Loss carry back in corporate tax

Loss carry back in corporate tax

On 1 July of this year the loss carry back was introduced. Both for companies as for individuals. The name is misleading: you do not actually deduct the loss of this year from the profit of the previous year. No, you go back to the previous year and foresee an untaxed reserve. The trick is to reserve to correct amount.

A very technical story

The loss carry back is not as simple as it seems. From a tax point of view, you should, in your tax return on the 2019 income, transfer an amount (your estimated loss) from a taxed reserve to an untaxed reserve.

To put it simple: In 2019, you have a taxable profit of 1.500. You planned to distribute 500 as dividend, and to book 1.000 to a taxed reserve.
But then came corona and you want to apply the loss carry back. You estimate the 2020 loss to 750.
Step 1: no dividend can be distributed. This is a condition to apply this measure.
Step 2: you transfer 750 from the 2019 taxed reserve to an untaxed reserve. Consequently, your profit in 2019 is 500 dividends which should also be reserved and 250 of the already foreseen taxed reserve. Your untaxed reserve amounts to 750.

For the 2021 tax return (income 2020) you will, as foreseen, book a loss of 750. But the untaxed reserve will become taxable. Both will compensate each other. By doing so you have mathematically deducted the 2020 loss from the 2019 profit. In case the loss would be even higher (e.g. 900), the untaxed reserve will make sure that for the 2020 income you will have only 150 (900-750) deductible loss.
In case your loss is lower, you will pay tax on the positive difference, plus some kind of fine since you pay your taxes too late.


The transfer from the taxed to the untaxed reserve should not be reported in the bookkeeping. This is no accounting, but a mere tax operation. Therefore, you should add a 275 ODD statement to your tax return, so that the tax authorities can better follow the composition of the reserves.

For accounting purposes, you should also make an estimate of the taxes you will have to pay. Since for accounting year 2019 you will transfer a part of the taxed reserves to an untaxed reserve, there is a fair chance that your estimate is too high. However, you should not amend the estimate in the annual accounts.

From 29,58% to 25%

Most probably you remember that the tax rate reduction was one of the pillars of the corporate tax reform of 2017. The tax rate with respect to the 2019 income/tax year 2020 is 29,58%, while for 2020 it is 25%.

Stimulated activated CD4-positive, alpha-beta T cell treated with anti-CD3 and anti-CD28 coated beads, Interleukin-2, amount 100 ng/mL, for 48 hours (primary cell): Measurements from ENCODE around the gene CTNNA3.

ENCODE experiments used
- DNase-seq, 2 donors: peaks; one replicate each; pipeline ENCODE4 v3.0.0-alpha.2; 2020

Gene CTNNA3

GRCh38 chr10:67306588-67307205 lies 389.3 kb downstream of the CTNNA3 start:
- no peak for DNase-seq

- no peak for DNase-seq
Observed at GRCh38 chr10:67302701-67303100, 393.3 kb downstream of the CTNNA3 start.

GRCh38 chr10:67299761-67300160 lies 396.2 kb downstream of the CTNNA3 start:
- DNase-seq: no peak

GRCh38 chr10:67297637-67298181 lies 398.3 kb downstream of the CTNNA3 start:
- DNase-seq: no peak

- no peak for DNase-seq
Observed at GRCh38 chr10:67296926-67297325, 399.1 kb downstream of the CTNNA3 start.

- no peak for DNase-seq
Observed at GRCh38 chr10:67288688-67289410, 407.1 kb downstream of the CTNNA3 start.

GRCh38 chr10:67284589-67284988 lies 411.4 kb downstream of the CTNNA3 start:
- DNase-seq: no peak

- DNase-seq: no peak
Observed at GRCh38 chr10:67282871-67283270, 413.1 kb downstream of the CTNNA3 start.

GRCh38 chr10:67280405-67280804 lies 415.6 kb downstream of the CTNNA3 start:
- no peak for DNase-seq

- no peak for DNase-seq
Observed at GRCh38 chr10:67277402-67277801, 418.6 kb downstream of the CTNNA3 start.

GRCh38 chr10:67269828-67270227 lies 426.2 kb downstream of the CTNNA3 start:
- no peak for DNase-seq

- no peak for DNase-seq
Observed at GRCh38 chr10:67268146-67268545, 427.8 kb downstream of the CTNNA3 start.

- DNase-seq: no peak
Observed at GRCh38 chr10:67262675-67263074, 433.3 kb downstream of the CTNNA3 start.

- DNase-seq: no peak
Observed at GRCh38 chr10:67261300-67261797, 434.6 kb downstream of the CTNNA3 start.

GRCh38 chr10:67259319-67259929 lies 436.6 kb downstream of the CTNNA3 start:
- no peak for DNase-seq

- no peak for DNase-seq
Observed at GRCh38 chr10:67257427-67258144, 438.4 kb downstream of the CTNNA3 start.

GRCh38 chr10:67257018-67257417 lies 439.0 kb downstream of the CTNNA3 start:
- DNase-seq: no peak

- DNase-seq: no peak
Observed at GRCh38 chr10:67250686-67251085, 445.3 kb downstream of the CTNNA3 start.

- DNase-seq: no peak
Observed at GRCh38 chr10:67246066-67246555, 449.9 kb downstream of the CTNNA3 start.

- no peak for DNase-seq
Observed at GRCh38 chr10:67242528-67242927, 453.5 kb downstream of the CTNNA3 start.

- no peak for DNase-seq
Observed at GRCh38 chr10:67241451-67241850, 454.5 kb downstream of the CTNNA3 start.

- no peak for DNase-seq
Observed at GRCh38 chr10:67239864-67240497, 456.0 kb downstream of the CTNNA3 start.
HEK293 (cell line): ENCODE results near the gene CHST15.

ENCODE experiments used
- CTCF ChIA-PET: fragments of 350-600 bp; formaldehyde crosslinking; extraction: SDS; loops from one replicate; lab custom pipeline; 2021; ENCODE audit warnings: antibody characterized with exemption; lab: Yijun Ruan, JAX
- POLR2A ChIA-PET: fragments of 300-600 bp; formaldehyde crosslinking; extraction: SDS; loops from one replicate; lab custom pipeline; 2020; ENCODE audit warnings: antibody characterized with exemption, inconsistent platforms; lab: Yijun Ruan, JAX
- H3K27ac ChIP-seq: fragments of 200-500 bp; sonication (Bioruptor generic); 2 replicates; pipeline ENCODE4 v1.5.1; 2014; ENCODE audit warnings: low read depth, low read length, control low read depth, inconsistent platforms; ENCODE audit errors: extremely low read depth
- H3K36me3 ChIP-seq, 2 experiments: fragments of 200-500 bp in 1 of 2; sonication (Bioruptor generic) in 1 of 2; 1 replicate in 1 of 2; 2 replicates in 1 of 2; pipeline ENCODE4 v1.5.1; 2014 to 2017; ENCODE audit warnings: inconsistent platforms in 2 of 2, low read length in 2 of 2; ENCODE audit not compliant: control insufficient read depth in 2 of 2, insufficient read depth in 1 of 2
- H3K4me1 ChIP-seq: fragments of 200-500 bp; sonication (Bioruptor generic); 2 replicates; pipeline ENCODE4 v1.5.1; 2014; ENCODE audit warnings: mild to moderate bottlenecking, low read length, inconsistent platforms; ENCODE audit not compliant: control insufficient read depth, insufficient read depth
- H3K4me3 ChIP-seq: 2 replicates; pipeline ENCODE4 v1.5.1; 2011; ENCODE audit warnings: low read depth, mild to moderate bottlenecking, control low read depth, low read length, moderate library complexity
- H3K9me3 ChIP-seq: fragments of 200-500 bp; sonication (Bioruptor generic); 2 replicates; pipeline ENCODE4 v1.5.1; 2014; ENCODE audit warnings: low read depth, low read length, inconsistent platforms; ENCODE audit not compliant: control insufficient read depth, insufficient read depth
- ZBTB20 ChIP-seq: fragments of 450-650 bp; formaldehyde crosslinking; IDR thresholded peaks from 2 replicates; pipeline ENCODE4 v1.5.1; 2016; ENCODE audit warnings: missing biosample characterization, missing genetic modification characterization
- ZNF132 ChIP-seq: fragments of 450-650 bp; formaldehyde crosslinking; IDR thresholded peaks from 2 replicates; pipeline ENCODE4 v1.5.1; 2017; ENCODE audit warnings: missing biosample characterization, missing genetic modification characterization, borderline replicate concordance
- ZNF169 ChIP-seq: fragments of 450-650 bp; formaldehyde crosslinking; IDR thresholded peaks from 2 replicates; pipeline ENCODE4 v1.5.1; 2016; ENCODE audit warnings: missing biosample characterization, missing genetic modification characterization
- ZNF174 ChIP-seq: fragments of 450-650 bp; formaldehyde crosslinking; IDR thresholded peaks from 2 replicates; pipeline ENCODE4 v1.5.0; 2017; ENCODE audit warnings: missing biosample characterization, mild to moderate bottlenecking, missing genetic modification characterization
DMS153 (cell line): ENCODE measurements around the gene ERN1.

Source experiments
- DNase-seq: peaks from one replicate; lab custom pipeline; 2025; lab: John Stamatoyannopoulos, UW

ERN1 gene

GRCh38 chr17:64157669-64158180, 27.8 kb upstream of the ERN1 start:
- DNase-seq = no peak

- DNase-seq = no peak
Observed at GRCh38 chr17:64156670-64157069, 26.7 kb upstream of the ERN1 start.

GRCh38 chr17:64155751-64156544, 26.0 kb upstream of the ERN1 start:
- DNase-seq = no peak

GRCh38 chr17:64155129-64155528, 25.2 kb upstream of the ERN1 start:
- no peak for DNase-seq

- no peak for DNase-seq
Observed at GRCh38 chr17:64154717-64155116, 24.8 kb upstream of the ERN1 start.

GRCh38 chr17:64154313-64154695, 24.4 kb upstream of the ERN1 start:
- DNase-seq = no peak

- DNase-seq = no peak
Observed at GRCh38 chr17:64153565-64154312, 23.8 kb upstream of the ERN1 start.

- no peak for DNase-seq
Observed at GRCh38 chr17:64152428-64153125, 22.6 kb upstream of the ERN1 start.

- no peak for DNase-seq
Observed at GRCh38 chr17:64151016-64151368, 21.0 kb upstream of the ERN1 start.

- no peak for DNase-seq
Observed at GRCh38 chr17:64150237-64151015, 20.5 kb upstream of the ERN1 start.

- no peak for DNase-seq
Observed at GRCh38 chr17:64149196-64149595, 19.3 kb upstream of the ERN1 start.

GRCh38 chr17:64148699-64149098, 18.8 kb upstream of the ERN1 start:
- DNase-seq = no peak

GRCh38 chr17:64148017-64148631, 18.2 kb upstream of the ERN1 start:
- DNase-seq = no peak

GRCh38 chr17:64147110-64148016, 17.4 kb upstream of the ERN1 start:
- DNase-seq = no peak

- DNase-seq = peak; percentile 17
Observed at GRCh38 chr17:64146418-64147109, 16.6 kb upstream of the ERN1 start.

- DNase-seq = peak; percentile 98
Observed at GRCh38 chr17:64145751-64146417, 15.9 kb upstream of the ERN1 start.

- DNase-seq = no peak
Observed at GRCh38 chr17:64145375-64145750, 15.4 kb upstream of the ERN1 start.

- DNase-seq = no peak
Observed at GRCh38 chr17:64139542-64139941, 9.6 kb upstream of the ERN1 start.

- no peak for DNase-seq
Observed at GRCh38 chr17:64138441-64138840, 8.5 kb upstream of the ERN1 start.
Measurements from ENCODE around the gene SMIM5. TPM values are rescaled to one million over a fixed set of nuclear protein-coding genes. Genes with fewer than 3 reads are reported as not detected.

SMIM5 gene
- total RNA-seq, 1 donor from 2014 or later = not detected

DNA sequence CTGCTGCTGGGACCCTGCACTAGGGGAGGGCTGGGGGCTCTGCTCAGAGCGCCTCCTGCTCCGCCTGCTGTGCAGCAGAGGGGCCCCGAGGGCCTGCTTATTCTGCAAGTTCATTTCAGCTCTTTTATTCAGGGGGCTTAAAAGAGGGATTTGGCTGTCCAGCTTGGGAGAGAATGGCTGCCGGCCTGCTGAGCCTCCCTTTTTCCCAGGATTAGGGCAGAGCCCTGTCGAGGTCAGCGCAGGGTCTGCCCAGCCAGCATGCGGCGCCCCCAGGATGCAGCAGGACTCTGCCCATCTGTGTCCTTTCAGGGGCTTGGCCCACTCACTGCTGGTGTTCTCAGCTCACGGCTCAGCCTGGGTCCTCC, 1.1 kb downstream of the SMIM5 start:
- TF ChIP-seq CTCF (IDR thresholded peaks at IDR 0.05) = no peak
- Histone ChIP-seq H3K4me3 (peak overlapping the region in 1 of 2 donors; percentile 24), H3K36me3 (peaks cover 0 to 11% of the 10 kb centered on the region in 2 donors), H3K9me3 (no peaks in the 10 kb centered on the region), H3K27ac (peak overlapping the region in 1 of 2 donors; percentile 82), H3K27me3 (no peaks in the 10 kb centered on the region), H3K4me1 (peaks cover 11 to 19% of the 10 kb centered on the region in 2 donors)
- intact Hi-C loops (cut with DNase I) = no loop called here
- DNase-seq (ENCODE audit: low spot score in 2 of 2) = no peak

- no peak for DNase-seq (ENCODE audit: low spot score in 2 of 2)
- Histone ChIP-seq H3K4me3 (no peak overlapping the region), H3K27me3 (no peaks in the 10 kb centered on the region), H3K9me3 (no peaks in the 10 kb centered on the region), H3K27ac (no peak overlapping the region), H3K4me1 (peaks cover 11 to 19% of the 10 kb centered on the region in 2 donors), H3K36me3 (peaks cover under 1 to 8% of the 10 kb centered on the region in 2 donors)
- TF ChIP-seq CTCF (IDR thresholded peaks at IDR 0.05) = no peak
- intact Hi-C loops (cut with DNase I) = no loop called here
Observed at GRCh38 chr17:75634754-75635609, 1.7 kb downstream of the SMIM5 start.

Does this mean that you can deduct the 2020 losses at a higher rate (i.e. the rate for the 2019 income)? No. And to realize this you should add the tax reduction advantage to the 2020 profit through the rejected expenses in the tax return for the 2019 income. In the situation whereby the rate decreases from 29,58% to 25%, the advantage equals ((29,58% - 25%):25% = 18,32%). This rate is applied to the advanced loss deduction and by doing so it is added as rejected expenses. On these rejected expenses, you will pay 25% tax, and so the tax authorities compensate the tax rate reduction advantage. But in case your company has right to a reduced tax rate, the calculation of the advantage becomes way more complicated.

No overestimation

The most difficult issue is probably the estimation of the loss you will suffer.
After all, you should estimate today your loss at the end of the accounting year. With respect to the corona damage of the last couple of months, that amount you probably know. But what with the following months? Will there be a catching-up or not? Will the pandemic during the last quarter still throw a spanner in the works?

In case of an overestimation you will have a tax increase for personal income tax purposes which can run up to 18% and for corporate tax even up to 40% (the lowest rate is 2%). The applicable rate depends to the extent you overestimated the loss. A tolerance of 10% applies.

Prepayments and deductions

By applying the loss carry back in 2019 you will pay less taxes than foreseen, hence you probably made too much prepayments. These can be recovered faster.
On the other hand, you should also take a look at your 2020 prepayments. Has a possible loss been taken into consideration? Did you take into account that, due to the loss carry back you will still pay more taxes than expected?

Finally, you should take into account that due to the reduction of the taxable profit for 2019 you may miss some tax deductions. For personal income tax these can be e.g. pension savings or other tax reductions. But we also know tax reductions for corporate tax, e.g. investment deduction and the transferred investment deduction.
By reducing the taxable profit in 2019, you risk losing these.

The loss carry back is not necessarily a wonder solution. It is especially important to 'accurately' calculate the advantages and disadvantages of your best guess of a future loss.

As the model of the tax return form for both personal and corporate income tax is already fixed, the carry back must be requested and justified in a separate form that has been available since the end of August.